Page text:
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Discussion Starter · #1 ·
Is it getting worse?

Everywhere I go on the Internet, I seem to be running into a flood of spammy writers. And it's always "gimme gimme"
Buy my book. Crit my story. Review my book. Like my page. And they don't ever seem to give back anything. They don't chat unless it is to subtly mention their books. I don't mind people posting things about their writing - "I've just published" or "I'm stuck" or whatever. That can be fine. It's the one sided stuff that gets me down.

I'm sorry to be so negative, I usually try not to rant but I honestly want to know -- is it just the corners of the Internet that I happen to inhabit, or is it like this everywhere?

I think that's why I like it so much over here. At leas the moderators keep things under control.
 

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I was wondering about that too - whether I'm just noticing because I'm hanging out at more writing places or if it is getting worse.
 
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You're not the only person to notice this. A couple of the technical boards I'm on, which were nothing to do with books at all, were getting like that until the mods stepped in and I'm seeing it elsewhere. Several of the boards have now limited it to one area - like this one - or just banned advertising outright.

I think part of the problem is that several "how to" books on marketing say that joining a forum to mention your books is the best way to promote, while not mentioning you need to contribute or that it can really annoy the regulars.
 

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I've been feeling the same way about Twitter recently because it's become a big self-promo medium.

I enjoy the tweets of some authors and other folks, but the PlzRT, Freebie, and buy me are getting old.
 

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Honestly it was the first thing I noticed in the selfpubbing circles once I started lurking here and on other writer's boards - people mistaking their peers and colleagues for their potential audience.  Prior to becoming interested in putting my stuff on the kindle, I was very active in webcomics communities and it was the same way, beginning artists thinking that the best place to promote their work was on the forums where all the webcomics creators would congregate.

That is not how it is done! One lesson I am grateful to have learned from webcomics is this: you do your best work, you keep doing it, you make it available, and your audience will find you. 90% of 'marketing' is just showing up on time with your work done. You don't have to spend a lot of effort hassling people to look at it.

I haven't especially noticed Twitter to be a spam-riddled medium, but I've been using it to connect with friends for years now. Every once in a while, though, I'll click on a selfpubber's twitter feed and it's nothing but them using it as a bullhorn to shout links to their amazon profiles into an empty room, followed only by other selfpubbers, rather than using it as a platform for interacting with their readers - or 'building engagement', if you like those social media marketing buzzwords.  If you want to know how to use twitter effectively as an author, maybe have a look at how Chuck Wendig or Holly Black do it.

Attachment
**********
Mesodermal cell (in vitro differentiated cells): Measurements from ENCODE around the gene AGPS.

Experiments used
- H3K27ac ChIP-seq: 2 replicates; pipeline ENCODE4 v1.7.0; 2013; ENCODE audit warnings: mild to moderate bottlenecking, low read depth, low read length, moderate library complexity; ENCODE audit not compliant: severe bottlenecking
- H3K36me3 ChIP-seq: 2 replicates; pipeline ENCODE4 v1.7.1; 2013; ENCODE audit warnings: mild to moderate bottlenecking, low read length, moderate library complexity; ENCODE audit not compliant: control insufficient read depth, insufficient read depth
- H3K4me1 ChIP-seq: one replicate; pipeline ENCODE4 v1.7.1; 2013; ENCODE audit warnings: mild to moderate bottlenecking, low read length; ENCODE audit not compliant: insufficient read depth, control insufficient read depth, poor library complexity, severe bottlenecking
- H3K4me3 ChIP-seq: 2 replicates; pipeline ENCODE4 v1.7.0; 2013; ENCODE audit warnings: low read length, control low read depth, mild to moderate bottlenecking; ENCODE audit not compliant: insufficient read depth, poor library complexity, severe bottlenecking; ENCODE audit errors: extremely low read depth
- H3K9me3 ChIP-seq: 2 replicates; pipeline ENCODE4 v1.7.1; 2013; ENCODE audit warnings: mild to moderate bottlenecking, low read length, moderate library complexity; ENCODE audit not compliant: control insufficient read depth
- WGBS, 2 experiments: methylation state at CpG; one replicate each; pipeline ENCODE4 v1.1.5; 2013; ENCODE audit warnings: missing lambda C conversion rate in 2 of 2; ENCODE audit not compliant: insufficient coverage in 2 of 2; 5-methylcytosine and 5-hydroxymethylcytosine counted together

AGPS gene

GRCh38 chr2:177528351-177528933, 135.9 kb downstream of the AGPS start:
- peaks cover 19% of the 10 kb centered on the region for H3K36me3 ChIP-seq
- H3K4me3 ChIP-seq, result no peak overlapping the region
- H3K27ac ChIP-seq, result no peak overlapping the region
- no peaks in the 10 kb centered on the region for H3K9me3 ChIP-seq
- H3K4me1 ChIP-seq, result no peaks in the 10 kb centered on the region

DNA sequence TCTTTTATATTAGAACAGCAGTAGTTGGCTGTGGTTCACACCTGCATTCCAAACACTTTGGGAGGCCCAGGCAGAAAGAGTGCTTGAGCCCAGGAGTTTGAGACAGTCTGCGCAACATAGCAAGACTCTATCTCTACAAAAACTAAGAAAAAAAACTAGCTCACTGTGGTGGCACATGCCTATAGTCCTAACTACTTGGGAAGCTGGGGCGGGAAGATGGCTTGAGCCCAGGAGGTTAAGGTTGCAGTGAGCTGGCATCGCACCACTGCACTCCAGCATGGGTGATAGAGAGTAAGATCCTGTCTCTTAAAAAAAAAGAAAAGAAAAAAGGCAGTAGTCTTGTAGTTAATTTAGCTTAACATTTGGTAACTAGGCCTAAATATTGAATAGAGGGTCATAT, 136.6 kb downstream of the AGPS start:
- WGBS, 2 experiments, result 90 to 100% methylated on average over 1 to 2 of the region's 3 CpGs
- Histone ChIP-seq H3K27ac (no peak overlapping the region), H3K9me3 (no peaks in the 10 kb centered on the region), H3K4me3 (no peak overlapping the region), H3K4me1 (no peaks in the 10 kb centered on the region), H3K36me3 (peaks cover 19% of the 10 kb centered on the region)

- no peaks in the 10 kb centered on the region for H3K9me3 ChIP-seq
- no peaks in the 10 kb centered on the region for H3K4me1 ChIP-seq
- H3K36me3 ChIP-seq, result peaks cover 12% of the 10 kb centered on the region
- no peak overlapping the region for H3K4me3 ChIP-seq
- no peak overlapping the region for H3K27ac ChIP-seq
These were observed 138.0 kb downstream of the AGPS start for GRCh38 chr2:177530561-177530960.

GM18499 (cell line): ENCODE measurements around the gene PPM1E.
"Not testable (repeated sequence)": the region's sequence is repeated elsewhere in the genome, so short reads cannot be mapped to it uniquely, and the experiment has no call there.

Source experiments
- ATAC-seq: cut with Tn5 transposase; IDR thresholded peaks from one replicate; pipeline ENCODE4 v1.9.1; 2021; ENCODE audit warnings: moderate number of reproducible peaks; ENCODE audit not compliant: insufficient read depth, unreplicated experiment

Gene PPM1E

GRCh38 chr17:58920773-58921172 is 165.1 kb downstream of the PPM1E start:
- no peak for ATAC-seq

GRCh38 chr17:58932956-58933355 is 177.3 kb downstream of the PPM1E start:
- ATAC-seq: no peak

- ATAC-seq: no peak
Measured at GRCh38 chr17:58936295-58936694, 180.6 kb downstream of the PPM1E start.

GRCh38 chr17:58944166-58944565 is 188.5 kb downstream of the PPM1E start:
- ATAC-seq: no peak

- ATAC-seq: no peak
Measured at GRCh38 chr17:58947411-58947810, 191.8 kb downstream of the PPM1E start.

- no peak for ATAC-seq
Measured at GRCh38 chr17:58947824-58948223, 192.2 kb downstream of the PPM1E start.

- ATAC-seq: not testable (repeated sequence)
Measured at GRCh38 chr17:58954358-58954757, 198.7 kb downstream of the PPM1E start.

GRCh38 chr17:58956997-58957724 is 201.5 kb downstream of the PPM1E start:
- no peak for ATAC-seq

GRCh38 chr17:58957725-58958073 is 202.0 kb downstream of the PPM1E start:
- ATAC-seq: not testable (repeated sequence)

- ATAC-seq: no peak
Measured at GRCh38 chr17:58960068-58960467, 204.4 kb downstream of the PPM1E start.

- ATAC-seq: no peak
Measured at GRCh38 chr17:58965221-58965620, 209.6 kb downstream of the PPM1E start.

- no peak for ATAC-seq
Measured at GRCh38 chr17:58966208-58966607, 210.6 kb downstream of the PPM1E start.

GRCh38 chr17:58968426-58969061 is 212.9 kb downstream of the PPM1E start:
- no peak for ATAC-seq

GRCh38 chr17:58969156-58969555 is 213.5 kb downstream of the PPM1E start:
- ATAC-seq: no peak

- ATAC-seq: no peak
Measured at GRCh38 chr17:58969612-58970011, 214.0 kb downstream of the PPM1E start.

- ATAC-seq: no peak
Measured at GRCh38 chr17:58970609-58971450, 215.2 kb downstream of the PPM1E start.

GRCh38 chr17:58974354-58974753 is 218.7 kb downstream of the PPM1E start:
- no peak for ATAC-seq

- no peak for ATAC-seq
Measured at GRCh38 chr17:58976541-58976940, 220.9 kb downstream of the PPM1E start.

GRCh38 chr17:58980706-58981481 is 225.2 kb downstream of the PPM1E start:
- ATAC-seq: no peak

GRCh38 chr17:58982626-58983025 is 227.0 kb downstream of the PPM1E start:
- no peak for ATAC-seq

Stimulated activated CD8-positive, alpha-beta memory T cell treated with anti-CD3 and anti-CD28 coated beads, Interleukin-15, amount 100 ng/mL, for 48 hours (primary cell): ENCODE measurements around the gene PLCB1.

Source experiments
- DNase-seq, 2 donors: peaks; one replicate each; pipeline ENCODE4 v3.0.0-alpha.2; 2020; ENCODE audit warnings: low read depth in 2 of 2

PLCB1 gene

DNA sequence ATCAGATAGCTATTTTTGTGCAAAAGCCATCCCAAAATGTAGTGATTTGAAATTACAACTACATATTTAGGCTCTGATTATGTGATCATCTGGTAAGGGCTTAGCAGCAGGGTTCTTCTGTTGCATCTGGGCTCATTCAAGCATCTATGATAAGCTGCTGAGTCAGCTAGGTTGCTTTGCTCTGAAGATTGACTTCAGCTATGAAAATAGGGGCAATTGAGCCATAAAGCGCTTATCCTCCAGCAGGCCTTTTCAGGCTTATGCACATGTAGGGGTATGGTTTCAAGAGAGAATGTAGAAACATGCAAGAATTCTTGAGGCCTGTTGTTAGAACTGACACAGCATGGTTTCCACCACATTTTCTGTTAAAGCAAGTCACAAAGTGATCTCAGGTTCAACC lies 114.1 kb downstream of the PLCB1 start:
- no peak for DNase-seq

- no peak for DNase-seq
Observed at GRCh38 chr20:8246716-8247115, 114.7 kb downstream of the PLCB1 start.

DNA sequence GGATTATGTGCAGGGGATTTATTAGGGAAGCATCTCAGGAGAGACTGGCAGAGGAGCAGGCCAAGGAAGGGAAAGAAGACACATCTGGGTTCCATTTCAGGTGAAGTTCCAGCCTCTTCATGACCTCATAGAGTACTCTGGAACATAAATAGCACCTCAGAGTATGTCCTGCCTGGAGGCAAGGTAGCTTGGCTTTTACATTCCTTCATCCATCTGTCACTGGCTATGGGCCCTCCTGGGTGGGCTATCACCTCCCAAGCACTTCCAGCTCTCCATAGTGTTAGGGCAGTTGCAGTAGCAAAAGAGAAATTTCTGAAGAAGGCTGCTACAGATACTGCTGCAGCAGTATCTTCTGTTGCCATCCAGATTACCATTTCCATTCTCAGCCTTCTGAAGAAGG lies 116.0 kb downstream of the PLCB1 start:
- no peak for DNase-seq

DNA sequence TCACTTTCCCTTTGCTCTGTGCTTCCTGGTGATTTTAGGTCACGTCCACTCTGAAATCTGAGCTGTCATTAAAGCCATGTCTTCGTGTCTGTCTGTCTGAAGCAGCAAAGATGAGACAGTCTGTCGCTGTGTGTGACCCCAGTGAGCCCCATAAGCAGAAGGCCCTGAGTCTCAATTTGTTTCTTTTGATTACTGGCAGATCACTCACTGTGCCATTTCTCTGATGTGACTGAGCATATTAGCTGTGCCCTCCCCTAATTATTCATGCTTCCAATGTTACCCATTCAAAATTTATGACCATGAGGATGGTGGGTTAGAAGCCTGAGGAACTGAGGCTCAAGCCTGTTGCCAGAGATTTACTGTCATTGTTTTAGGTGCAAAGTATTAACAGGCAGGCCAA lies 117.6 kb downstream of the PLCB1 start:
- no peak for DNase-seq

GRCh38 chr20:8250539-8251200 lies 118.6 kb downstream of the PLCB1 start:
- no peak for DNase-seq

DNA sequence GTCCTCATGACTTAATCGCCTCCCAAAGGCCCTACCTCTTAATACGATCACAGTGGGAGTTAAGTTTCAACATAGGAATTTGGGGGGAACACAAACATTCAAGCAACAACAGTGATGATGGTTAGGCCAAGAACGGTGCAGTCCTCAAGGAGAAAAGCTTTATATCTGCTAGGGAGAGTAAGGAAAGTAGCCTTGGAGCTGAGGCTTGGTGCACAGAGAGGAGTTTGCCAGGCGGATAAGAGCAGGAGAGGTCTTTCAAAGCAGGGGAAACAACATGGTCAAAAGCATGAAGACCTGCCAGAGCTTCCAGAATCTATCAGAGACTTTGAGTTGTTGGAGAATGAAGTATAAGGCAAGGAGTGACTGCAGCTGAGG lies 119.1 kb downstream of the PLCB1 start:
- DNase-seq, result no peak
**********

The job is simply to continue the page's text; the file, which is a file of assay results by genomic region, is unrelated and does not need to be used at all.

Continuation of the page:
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I only really got started in November, and started using Twitter as a "writer" then.  So I suppose I'm kind of an outsider looking in, and I get the impression that Twitter is just a complete waste of time; there's no or very few readers there (reflected in the amount of writers who have 25,000 followers but also follow 24,500 others).  Any promotions you do tweet just get buried under a landslide of the same.

Then there's the "automatic" retweets from some users which is very nice, but it happens so quickly that it doesn't seem genuine.  I've had the occasional in-joke or UK-centric comment retweeted when I know full it has no relevance to the re-tweeter.

I did a few when I got started, but now I can't bring myself to promote on Twitter at all unless, as already stated, it's a milestone of some description that you then shut up about.
 

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Twitter is about conversation, not about yelling into space with a megaphone. You can get loyal readers on Twitter, but not by constantly tweeting Buy my book! Not even by tweeting much about your books at all. Nor by stupidly retweeting all the promos all your friends are auto-tweeting every hour.
 

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humblenations said:
I was just saying this the other day to a friend in the real word. Twitter is not being used properly. How can you have 25,000 following you and you follow the same - it just won't work! You couldn't read anything any one else says and no one is listening to you.
Good point, and I'm a sinner first, and a sinner last.

I have just around 160 followers, many of whom are writers who followed me possibly because I signed up for the KB mutual follow thread, and I felt obliged to follow them back.